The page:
BMS builds case for mavacamten label ahead of FDA decision


Bristol-Myers Squibb has new data backing up the value of mavacamten for obstructive hypertrophic cardiomyopathy (HCM), as it waits for a delayed verdict on its marketing application for the drug, acquired as part of its $13.1 billion takeover of MyoKardia in 2020.

The phase 3 VALOR-HCM trial in adults with obstructive HCM eligible for a procedure called septal reduction therapy (SRT) met its primary endpoint, according to BMS.

The aim of the study is to reduce the number of people who need to go on to have SRT, achieved using surgery or a catheter-based procedure, which is a standard therapy for severe HCM. It can be very effective, but carries a risk of complications including sudden death.

HCM is a progressive disease that thickens the heart walls and makes it harder for the heart of expand normally and fill with blood, and can lead to atrial fibrillation, stroke, and heart failure.

The drugmaker was supposed to hear back from the FDA on mavacamten at the end of January, but the regulator delayed its deadline to 28 April to allow more time to look at BMS' risk evaluation and mitigation strategy (REMS) for the drug, which is vying to become the first cardiac myosin inhibitor on the market.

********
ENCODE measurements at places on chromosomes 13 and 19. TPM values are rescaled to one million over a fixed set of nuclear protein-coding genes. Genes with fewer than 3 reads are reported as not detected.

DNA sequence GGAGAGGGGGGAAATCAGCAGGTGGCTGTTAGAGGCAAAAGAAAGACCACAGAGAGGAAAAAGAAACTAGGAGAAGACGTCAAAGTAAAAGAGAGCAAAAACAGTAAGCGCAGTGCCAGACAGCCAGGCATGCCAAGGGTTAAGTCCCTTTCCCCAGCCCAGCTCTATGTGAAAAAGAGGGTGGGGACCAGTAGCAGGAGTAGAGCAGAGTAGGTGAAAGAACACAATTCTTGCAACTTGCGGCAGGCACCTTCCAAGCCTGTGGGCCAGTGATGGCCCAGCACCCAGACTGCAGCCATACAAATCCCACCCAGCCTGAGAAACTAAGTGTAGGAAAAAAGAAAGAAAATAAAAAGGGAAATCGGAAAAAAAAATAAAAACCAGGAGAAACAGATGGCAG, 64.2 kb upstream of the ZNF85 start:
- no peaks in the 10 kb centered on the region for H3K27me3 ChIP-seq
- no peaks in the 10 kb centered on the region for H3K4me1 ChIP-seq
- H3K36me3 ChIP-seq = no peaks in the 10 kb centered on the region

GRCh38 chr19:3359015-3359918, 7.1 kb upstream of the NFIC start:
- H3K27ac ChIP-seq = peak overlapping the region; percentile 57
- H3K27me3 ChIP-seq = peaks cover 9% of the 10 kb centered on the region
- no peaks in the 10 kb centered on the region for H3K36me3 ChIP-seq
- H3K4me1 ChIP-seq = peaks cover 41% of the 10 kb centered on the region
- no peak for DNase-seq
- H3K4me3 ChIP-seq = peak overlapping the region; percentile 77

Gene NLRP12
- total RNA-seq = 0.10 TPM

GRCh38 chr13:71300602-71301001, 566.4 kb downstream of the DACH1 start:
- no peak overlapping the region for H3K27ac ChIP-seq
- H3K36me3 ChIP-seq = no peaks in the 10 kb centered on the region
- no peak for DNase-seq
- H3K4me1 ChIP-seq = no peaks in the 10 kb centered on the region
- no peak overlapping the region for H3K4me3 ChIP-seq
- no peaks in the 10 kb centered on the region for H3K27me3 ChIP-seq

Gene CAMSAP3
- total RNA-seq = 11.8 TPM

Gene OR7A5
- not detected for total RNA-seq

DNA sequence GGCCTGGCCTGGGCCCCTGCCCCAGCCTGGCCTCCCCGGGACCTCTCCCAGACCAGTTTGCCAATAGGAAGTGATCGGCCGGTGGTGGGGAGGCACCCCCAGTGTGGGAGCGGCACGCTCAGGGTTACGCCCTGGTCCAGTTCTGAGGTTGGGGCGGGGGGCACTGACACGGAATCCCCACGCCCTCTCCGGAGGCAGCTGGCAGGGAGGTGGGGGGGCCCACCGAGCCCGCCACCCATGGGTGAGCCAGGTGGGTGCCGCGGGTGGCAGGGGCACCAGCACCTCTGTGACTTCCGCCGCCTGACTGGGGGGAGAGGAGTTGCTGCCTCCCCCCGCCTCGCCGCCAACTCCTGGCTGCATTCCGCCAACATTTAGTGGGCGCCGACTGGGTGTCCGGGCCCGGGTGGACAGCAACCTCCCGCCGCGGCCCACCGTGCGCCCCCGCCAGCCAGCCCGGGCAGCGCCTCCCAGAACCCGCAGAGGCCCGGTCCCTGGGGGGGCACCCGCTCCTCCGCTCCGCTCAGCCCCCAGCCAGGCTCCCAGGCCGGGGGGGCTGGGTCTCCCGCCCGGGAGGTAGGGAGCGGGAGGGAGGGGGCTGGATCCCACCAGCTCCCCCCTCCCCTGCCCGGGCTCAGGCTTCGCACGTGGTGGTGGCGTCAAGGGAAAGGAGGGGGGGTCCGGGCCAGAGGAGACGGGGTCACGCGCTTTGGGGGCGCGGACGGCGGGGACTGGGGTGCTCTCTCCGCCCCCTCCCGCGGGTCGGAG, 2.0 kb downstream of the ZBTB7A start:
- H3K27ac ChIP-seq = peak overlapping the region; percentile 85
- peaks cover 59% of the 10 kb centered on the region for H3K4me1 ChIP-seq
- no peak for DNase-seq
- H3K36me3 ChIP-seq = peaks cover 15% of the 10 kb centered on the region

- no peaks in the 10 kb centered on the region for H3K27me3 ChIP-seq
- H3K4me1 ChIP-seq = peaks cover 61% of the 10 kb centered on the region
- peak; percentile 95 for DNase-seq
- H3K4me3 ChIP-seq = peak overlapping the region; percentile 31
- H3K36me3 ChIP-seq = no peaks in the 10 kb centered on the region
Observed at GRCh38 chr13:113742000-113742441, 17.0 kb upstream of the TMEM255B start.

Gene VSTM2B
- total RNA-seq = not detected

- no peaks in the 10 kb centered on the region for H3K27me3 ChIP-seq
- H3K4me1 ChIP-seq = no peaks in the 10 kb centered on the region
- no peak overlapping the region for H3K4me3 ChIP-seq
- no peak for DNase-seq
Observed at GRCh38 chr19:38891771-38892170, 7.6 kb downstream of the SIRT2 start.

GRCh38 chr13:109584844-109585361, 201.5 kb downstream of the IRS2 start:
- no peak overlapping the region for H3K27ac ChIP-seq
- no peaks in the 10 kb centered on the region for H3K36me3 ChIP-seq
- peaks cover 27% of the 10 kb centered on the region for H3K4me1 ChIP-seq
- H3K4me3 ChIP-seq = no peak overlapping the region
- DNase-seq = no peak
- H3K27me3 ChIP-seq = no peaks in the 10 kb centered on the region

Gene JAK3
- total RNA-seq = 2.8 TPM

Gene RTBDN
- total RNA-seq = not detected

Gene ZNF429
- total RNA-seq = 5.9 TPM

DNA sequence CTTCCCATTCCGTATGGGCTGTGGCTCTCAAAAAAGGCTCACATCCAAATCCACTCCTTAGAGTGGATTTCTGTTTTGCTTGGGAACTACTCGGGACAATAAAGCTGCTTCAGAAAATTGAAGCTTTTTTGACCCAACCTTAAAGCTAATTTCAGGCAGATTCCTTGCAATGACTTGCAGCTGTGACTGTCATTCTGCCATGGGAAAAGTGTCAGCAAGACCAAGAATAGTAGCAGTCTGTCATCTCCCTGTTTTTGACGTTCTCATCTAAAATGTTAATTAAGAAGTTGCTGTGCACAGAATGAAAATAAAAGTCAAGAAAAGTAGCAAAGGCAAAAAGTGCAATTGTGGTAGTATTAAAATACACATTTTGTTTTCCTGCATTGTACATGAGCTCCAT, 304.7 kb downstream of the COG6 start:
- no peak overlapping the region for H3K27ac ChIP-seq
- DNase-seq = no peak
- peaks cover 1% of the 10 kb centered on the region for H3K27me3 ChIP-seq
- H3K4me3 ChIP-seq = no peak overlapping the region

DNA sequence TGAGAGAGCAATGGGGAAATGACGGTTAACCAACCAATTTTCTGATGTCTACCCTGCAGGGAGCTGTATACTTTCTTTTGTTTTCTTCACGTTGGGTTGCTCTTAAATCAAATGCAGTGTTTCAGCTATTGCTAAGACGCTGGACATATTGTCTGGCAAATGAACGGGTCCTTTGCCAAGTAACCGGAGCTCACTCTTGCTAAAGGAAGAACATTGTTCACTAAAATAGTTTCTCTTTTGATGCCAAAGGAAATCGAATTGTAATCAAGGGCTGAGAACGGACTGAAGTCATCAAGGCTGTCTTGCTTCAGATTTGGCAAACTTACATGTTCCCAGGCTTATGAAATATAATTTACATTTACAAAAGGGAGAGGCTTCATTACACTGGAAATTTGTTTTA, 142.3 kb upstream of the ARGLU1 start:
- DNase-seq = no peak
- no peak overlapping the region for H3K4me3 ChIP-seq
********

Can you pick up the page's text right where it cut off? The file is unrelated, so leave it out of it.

The extended timeline means that BMS can now point to new positive clinical results for the drug, even though the results won’t be considered in the current marketing application, which is based on the earlier EXPLORER-HCM trial.

In that study, mavacamten improved exercise capacity, cardiovascular health scores like left ventricular outflow tract (LVOT) and overall health status in patients with obstructive HCM compared to placebo.

After the data emerged, analysts at Cantor Fitzgerald suggested that mavacamten could make $2 billion or more in sales in obstructive HCM, with another $600 million or more on top if subsequent trials support its use in non-obstructive HCM.

Obstructive HCM is estimated to affect 400,000-600,000 people worldwide, although many patients are undiagnosed.

The new data gives BMS an opportunity to extend its lead over Cytokinetics, in pursuit of mavacamten with its rival cardiac myosin inhibitor CK-274 which cleared a phase 2 trial last year and is now in a phase 3 programme.

Cytokinetics's drug had a higher top-line response rate than mavacamten in phase 2 – with the usual caveats about comparing trials with different protocols – and the company says it has also been designed so that dosing can be titrated up or down as needed to balance efficacy and tolerability, which could be a differentiator from mavacamten.

The VALOR-HCM  data will be presented at the American College of Cardiology meeting in April, and shared with regulatory authorities, said BMS in a statement.

BMS bought MyoKardia around 18 months after the California-based biotech’s former partner Sanofi walked away from a partnership on mavacamten and other drugs, reportedly because the biotech was reluctant to extend commercial rights covered by the deal.